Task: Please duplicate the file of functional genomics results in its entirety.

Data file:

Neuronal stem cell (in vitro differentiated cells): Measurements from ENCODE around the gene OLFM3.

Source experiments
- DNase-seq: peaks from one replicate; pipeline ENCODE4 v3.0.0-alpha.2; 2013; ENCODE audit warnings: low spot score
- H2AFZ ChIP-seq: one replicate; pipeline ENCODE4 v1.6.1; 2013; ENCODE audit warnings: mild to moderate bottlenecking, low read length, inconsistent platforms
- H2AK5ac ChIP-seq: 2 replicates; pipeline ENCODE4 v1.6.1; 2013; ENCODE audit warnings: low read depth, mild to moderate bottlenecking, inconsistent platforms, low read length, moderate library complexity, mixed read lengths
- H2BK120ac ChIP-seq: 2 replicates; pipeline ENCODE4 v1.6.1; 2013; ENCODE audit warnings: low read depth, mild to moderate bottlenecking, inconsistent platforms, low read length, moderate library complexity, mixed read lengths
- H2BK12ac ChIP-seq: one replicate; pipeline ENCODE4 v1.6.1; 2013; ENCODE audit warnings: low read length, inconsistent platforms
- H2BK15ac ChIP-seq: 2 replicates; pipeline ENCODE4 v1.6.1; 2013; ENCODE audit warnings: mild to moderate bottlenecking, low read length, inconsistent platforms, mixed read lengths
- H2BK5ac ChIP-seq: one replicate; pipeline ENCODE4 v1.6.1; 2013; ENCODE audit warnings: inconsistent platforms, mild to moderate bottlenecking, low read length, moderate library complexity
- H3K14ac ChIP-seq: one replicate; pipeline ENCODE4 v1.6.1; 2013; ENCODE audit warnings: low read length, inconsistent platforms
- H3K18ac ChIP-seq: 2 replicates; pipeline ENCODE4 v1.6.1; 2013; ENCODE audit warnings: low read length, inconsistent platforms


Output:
Neuronal stem cell (in vitro differentiated cells): Measurements from ENCODE around the gene OLFM3.

Source experiments
- DNase-seq: peaks from one replicate; pipeline ENCODE4 v3.0.0-alpha.2; 2013; ENCODE audit warnings: low spot score
- H2AFZ ChIP-seq: one replicate; pipeline ENCODE4 v1.6.1; 2013; ENCODE audit warnings: mild to moderate bottlenecking, low read length, inconsistent platforms
- H2AK5ac ChIP-seq: 2 replicates; pipeline ENCODE4 v1.6.1; 2013; ENCODE audit warnings: low read depth, mild to moderate bottlenecking, inconsistent platforms, low read length, moderate library complexity, mixed read lengths
- H2BK120ac ChIP-seq: 2 replicates; pipeline ENCODE4 v1.6.1; 2013; ENCODE audit warnings: low read depth, mild to moderate bottlenecking, inconsistent platforms, low read length, moderate library complexity, mixed read lengths
- H2BK12ac ChIP-seq: one replicate; pipeline ENCODE4 v1.6.1; 2013; ENCODE audit warnings: low read length, inconsistent platforms
- H2BK15ac ChIP-seq: 2 replicates; pipeline ENCODE4 v1.6.1; 2013; ENCODE audit warnings: mild to moderate bottlenecking, low read length, inconsistent platforms, mixed read lengths
- H2BK5ac ChIP-seq: one replicate; pipeline ENCODE4 v1.6.1; 2013; ENCODE audit warnings: inconsistent platforms, mild to moderate bottlenecking, low read length, moderate library complexity
- H3K14ac ChIP-seq: one replicate; pipeline ENCODE4 v1.6.1; 2013; ENCODE audit warnings: low read length, inconsistent platforms
- H3K18ac ChIP-seq: 2 replicates; pipeline ENCODE4 v1.6.1; 2013; ENCODE audit warnings: low read length, inconsistent platforms